Community leaders are reminding those who may be struggling that help is only a call away as the national mental health charity, Lifeline, has recorded a 25 percent increase in calls during the current COVID-19 lockdown and that number expected to rise.
Member for Gosford, Liesl Tesch, said she urged community members to reach out for help and contact Lifeline if they were experiencing any mental health challenges during lockdown.
“I know the lockdown is causing so much grief in our community and I, along with Lifeline, want the community to know help is available if you need it,” Tesch said.
“Financial anxiety is at a high, physical health certainty is at a low, we cannot do the things we want to do, and we cannot connect with our nearest and dearest during isolation, which is when we need them most.
“I want to assure you all that it is okay not to be okay and to contact someone for help.”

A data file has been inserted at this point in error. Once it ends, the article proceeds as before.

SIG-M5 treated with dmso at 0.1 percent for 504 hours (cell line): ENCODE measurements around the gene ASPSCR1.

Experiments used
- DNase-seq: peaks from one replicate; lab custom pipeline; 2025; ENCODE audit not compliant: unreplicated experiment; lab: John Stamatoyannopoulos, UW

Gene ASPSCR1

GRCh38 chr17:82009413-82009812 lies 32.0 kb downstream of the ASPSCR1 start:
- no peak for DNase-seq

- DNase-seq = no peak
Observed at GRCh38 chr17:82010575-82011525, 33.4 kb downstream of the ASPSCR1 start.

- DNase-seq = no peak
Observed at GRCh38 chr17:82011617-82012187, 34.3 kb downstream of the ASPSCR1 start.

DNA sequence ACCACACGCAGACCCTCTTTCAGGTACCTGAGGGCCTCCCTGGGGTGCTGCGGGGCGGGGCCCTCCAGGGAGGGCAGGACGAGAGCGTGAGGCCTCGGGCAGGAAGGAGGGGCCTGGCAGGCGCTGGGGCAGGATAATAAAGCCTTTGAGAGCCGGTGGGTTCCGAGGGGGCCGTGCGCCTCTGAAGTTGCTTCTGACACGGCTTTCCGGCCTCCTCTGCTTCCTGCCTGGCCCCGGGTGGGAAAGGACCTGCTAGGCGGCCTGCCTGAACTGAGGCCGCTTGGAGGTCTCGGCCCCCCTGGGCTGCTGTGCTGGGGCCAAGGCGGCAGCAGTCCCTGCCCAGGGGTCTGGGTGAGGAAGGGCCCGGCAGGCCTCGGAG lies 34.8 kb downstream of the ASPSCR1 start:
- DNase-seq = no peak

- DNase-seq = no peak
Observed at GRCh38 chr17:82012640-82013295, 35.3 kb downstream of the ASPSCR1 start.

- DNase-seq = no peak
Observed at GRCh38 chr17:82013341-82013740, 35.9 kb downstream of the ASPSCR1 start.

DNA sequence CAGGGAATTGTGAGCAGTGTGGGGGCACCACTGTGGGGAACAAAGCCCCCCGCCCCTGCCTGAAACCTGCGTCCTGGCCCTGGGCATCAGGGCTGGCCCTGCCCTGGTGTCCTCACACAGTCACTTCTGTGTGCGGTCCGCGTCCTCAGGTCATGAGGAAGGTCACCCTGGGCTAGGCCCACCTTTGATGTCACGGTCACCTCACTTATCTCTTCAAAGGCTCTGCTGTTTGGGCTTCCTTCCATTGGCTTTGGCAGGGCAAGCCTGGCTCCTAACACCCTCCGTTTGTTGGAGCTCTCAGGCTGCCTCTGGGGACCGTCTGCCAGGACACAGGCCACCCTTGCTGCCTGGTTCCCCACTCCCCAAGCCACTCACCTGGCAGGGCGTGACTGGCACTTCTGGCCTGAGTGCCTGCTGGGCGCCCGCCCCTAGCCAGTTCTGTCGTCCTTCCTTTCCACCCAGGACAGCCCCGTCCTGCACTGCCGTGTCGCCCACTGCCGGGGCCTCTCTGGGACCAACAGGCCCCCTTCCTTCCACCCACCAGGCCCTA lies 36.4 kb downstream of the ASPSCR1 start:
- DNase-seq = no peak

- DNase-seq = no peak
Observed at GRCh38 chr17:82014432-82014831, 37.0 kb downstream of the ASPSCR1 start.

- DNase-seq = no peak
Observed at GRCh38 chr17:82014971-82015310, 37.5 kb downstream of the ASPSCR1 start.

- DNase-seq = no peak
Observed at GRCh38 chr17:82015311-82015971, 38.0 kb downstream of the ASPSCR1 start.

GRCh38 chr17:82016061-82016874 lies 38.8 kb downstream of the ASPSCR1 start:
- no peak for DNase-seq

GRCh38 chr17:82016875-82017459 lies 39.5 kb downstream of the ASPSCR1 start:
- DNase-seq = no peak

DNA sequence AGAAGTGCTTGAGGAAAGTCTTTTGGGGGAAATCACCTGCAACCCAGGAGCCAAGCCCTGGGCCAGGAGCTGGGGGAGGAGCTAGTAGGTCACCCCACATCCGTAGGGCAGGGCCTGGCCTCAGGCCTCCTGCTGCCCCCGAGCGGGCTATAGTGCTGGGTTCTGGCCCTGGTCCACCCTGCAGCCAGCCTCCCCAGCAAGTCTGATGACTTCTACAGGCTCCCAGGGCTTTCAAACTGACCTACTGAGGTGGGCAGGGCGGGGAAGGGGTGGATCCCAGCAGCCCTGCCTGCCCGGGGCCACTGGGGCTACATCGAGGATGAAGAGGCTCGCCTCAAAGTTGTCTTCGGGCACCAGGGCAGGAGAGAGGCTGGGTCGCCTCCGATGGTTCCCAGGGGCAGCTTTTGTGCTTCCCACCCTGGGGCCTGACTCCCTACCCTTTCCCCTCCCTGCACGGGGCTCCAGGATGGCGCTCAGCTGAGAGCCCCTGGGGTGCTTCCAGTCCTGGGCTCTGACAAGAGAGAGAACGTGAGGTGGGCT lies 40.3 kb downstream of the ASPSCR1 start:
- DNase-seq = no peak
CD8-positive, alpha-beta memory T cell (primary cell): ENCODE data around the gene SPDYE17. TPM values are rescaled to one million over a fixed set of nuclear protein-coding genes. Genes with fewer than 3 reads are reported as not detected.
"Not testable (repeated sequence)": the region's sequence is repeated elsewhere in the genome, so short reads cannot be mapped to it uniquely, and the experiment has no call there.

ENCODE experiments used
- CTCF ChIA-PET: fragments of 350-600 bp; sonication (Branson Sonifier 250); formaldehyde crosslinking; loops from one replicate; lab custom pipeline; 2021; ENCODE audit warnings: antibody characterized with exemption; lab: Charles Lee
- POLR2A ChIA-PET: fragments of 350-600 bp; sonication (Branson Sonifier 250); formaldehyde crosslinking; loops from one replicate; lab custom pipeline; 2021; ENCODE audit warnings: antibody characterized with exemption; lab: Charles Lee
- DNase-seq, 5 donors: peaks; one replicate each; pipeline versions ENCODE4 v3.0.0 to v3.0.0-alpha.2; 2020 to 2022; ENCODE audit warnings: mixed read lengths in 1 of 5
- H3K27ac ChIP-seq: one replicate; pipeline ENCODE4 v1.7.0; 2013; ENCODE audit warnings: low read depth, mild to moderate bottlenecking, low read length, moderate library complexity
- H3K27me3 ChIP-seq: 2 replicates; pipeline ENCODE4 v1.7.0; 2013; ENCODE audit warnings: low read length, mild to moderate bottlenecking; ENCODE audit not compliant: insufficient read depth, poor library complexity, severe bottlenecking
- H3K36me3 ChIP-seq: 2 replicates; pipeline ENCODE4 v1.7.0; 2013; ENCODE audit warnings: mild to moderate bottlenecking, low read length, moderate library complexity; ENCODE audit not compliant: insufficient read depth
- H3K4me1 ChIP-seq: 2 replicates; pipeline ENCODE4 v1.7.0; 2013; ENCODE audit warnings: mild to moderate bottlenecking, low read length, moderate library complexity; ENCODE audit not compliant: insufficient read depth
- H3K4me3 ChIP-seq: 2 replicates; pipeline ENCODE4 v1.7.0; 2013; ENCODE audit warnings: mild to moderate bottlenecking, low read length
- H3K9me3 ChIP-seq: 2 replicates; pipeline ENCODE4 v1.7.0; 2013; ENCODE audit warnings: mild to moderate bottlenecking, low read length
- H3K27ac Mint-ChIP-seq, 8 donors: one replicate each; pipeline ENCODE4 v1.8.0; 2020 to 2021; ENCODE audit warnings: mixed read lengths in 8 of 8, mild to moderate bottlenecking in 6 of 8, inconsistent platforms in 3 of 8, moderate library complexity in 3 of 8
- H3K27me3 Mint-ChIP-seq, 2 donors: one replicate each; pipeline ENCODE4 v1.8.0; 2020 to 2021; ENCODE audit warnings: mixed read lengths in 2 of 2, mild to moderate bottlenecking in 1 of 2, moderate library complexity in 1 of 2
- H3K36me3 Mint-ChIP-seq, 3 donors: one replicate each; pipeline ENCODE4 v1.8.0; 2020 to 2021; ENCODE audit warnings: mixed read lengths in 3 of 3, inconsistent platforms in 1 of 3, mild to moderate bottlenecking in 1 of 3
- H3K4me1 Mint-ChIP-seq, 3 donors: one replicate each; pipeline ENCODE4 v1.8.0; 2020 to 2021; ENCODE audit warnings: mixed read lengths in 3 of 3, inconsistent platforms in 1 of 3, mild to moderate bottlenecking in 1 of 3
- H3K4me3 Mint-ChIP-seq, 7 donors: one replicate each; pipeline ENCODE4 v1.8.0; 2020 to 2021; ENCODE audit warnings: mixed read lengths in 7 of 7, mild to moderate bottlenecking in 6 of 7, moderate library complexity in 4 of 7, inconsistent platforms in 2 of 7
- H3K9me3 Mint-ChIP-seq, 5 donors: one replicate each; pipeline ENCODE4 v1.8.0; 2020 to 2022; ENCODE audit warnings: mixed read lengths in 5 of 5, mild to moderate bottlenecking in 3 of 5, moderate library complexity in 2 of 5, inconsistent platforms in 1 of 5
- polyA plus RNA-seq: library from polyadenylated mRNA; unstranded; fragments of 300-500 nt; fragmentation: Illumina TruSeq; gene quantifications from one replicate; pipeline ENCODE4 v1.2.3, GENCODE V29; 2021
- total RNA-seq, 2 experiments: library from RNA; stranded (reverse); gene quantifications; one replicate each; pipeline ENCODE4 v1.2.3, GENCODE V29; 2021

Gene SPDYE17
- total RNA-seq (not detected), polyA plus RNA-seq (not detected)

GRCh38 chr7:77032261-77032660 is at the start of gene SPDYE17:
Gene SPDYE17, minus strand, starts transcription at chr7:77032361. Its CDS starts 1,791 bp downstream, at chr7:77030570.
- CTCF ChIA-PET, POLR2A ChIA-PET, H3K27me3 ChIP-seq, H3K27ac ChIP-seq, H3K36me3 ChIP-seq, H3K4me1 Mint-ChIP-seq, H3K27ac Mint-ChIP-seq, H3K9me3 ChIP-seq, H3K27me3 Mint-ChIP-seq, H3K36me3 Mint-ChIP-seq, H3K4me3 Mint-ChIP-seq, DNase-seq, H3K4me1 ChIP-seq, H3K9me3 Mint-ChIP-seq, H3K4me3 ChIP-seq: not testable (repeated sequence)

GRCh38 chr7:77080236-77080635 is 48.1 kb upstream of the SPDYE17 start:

Regional General Manager of Lifeline Hunter Central Coast, Julie Wicks, said she would like to encourage people to advance their mental health knowledge.
“Training in self-care and in having the skills to identify and help someone in crisis, or approaching crisis point, makes for a mentally healthier and more productive workplace,” Wicks said.
“Being a volunteer also really helps put your own life into perspective and I encourage people to become involved in Lifeline services.”
Tesch said it was time for businesses to up their skills in mental health support.
“As we work our way to lower case numbers and out of lockdown it is important we know the signs of someone in need and the way to approach those who are struggling inside,” Tesch said.
“Whether you’re in the hairdressing profession, which is known for listening and providing advice to so many people, or whether you are in the construction industry, where men are 53 percent more likely to die by taking their own life in comparison to other industries, now is the time to learn how to approach and deal with our own, or other people’s mental health struggles.”
Contact can also be made via online chat through Lifeline’s website from 7pm to midnight each night.
More information on mental health workplace training can also be found on Lifeline’s website.
Source: Media release, July 26 Member for Gosford, Liesl Tesch